Ike Adams, whose humorous newspaper column chronicled Kentucky’s Appalachian culture, dies at 72

The funeral was held this week for Ike Adams, whose signature was familiar to readers of many newspapers in Appalachian Kentucky and beyond. He died on June 18, at age 72, of complications from Parkinson’s disease.

Ike adams

Adams “has often worked as a grant writer, particularly for the Christian Appalachian Project and fundraising events,” his widow Loretta wrote in his obituary for The Mountain Eagle in his hometown of Letcher. He has also been responsible for development and marketing for the Federation of Appalachian Housing Businesses, which serves housing needs in Kentucky, Tennessee, Virginia and West Virginia. He is based in Berea, 10 miles east of Paint Lick, where he lived.

Adams’ humorous column typically focused on the simple treasures of Appalachian culture, such as wildlife, fishing, gardening, ancient vegetables, and potato storage. But he’s also written about Appalachian books and good causes, and his lengthy article for FAHE on Appalachian Housing in 2001 was produced with the in-depth knowledge of someone who grew up in the area and was familiar with the facts and figures necessary to obtain grants.

Reviewing the 2006 novel, Dark and Bloody Ground, by Roberta Hayes Webb, Adams wrote, “The reading experience is an emotional roller coaster ride that is as close to the Appalachian experience as anything else. have never read. Readers who know and appreciate our culture will find themselves at home, but keep a box of tissues handy and also be prepared to run wherever you go when you’re terribly scared.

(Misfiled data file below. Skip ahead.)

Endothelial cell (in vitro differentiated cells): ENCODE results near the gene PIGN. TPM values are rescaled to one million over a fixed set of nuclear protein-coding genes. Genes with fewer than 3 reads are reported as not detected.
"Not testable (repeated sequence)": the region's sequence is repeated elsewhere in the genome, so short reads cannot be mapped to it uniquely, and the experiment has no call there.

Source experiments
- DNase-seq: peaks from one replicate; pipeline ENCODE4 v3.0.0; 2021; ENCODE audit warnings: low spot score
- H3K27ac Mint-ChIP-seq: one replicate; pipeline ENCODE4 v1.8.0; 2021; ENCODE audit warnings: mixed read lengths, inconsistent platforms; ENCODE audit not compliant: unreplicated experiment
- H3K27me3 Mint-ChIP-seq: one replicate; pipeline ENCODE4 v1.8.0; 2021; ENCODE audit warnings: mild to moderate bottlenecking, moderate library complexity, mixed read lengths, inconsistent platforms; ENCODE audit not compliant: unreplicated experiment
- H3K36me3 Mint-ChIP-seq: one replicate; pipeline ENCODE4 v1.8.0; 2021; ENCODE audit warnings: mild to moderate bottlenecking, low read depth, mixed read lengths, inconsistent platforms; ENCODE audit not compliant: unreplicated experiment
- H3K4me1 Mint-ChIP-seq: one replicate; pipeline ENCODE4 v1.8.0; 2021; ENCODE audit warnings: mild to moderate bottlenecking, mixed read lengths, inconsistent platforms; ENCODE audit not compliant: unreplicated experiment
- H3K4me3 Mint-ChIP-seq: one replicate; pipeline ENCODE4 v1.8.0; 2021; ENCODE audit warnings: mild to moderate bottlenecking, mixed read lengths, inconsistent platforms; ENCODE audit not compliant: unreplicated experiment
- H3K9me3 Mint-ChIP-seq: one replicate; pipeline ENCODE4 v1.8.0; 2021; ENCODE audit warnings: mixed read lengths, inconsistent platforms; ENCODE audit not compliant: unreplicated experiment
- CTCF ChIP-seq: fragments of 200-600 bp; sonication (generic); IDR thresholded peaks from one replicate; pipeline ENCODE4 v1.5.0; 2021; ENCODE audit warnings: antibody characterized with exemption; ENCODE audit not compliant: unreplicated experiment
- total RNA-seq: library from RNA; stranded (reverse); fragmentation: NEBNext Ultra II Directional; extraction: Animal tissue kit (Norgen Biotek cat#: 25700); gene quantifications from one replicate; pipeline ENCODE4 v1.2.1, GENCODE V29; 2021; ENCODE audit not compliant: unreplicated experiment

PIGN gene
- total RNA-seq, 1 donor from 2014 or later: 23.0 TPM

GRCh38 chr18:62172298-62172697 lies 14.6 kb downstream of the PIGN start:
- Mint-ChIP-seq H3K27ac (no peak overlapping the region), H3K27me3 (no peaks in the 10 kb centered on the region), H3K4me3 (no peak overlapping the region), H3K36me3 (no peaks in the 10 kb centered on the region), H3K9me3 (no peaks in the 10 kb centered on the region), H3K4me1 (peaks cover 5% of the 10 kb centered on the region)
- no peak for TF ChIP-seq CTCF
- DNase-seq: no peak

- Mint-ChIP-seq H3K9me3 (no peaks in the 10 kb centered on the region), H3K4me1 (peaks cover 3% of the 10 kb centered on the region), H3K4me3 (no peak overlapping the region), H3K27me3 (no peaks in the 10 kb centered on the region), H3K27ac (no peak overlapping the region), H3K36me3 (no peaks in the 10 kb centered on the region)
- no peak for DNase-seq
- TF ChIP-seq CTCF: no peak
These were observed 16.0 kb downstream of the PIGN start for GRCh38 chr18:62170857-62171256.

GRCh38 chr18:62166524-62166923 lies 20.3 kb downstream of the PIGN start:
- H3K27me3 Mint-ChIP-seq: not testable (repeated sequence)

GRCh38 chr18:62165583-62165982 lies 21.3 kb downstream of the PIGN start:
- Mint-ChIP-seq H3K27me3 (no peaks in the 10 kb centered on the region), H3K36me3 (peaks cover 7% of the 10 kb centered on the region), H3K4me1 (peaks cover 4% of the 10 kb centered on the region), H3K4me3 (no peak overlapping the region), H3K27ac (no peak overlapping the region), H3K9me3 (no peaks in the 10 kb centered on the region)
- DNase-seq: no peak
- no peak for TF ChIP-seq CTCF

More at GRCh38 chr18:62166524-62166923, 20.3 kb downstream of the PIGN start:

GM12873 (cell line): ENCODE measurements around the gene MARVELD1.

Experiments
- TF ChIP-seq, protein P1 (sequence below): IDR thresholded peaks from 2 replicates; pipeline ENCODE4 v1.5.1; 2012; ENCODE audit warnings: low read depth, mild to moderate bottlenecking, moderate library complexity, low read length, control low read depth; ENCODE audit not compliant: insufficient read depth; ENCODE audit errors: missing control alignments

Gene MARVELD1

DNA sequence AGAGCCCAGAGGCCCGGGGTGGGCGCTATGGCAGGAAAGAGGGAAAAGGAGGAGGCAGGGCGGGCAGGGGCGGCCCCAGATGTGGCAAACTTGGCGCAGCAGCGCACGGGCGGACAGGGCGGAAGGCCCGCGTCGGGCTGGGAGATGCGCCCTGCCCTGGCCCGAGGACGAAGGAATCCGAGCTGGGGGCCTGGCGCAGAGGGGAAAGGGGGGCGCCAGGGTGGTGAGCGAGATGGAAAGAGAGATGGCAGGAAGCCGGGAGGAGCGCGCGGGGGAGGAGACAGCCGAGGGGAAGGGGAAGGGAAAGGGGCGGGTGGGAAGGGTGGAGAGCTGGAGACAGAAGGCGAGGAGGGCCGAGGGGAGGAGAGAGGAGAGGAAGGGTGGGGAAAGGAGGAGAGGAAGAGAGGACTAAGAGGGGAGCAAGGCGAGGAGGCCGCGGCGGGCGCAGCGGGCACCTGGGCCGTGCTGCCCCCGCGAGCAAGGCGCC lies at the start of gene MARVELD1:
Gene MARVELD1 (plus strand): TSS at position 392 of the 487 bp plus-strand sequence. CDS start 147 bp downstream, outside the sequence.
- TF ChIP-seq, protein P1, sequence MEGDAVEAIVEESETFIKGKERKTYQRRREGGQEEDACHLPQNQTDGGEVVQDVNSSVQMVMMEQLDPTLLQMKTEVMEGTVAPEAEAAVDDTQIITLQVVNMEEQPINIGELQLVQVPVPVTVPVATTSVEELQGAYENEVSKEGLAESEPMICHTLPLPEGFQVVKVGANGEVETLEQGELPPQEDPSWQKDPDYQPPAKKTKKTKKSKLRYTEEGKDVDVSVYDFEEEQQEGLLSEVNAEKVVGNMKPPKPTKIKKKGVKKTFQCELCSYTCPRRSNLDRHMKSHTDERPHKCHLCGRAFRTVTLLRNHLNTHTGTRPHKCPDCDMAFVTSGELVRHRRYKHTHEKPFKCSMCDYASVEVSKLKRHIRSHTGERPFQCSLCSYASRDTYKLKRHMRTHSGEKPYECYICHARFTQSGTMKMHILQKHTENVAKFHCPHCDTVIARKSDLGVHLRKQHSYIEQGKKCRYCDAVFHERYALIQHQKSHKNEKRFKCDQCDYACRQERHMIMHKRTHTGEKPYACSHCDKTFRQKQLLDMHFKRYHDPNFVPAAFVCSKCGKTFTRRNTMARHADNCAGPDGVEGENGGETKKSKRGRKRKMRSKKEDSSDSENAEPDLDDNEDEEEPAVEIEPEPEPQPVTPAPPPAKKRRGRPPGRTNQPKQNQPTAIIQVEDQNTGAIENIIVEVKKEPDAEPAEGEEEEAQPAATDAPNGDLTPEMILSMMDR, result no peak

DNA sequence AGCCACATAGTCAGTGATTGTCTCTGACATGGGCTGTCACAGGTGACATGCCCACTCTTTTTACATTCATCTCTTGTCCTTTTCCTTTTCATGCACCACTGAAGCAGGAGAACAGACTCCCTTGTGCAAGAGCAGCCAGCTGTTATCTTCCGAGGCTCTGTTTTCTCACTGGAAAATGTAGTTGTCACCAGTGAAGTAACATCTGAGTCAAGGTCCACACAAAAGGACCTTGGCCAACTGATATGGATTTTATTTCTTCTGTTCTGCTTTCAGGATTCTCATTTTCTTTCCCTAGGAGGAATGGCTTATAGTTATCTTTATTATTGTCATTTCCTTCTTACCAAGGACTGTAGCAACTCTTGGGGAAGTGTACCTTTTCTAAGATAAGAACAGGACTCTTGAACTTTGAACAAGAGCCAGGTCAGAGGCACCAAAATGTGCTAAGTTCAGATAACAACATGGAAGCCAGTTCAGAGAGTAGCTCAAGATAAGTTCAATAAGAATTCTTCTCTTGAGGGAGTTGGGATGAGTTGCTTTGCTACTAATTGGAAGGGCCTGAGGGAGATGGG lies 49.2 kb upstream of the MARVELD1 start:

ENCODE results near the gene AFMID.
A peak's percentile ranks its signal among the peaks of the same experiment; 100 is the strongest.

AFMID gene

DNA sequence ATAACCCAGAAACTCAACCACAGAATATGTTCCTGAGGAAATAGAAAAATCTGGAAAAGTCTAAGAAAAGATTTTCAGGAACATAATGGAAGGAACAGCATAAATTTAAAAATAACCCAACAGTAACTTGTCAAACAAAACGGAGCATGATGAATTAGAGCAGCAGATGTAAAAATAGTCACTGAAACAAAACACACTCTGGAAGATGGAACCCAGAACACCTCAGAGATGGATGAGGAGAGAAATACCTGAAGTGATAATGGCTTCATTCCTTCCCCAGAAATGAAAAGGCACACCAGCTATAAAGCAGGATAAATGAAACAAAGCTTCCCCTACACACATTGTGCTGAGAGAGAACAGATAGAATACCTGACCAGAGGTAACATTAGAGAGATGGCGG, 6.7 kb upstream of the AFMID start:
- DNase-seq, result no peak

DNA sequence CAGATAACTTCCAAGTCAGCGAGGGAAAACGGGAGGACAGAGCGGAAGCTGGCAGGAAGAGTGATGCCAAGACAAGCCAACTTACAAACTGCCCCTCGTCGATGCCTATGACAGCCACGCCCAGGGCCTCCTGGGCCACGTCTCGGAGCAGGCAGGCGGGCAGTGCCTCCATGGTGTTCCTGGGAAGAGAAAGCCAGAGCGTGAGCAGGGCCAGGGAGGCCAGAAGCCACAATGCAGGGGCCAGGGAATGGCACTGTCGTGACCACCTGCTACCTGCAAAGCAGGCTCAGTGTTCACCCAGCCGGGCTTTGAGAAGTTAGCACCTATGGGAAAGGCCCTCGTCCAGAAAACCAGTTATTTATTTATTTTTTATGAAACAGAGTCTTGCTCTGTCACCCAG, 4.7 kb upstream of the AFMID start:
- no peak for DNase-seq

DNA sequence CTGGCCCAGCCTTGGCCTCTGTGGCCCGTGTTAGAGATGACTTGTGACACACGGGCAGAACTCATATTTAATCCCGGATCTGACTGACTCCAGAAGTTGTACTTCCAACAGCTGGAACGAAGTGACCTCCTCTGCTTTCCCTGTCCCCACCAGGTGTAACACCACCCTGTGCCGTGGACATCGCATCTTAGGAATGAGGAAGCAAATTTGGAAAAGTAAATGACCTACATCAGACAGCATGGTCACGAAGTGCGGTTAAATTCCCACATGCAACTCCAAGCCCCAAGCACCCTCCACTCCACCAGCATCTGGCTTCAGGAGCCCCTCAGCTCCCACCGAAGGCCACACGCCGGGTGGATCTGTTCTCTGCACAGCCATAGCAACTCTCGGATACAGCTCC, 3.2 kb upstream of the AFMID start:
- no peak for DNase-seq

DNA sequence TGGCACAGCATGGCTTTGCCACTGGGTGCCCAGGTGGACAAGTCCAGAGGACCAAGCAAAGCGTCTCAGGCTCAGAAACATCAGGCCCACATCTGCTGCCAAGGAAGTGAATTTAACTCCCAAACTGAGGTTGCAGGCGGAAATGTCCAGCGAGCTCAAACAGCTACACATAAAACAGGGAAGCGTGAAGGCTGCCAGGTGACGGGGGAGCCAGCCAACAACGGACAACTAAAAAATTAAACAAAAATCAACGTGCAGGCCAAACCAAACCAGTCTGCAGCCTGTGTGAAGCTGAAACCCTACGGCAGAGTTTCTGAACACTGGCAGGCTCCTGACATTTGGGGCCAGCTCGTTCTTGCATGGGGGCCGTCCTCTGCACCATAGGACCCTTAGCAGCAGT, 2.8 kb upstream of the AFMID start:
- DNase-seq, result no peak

“Ike liked to write because he liked people,” wrote Loretta Adams in what served as her last column. “He felt an intense obligation to the newspapers and to the people who followed his columns. He loved writing about his family and friends in eastern Kentucky and growing up in Blair Branch. These stories were mostly filled with humor and love for these mountains and the people who lived there.

Memorial gifts can be given to the American Diabetes Association or Hospice Care Plus. Memories and condolences can be posted on her tribute page at www.ramsey-young.com.

This article originally appeared in The Rural Blog, a publication of the Institute for Rural Journalism and Community Issues at the University of Kentucky.

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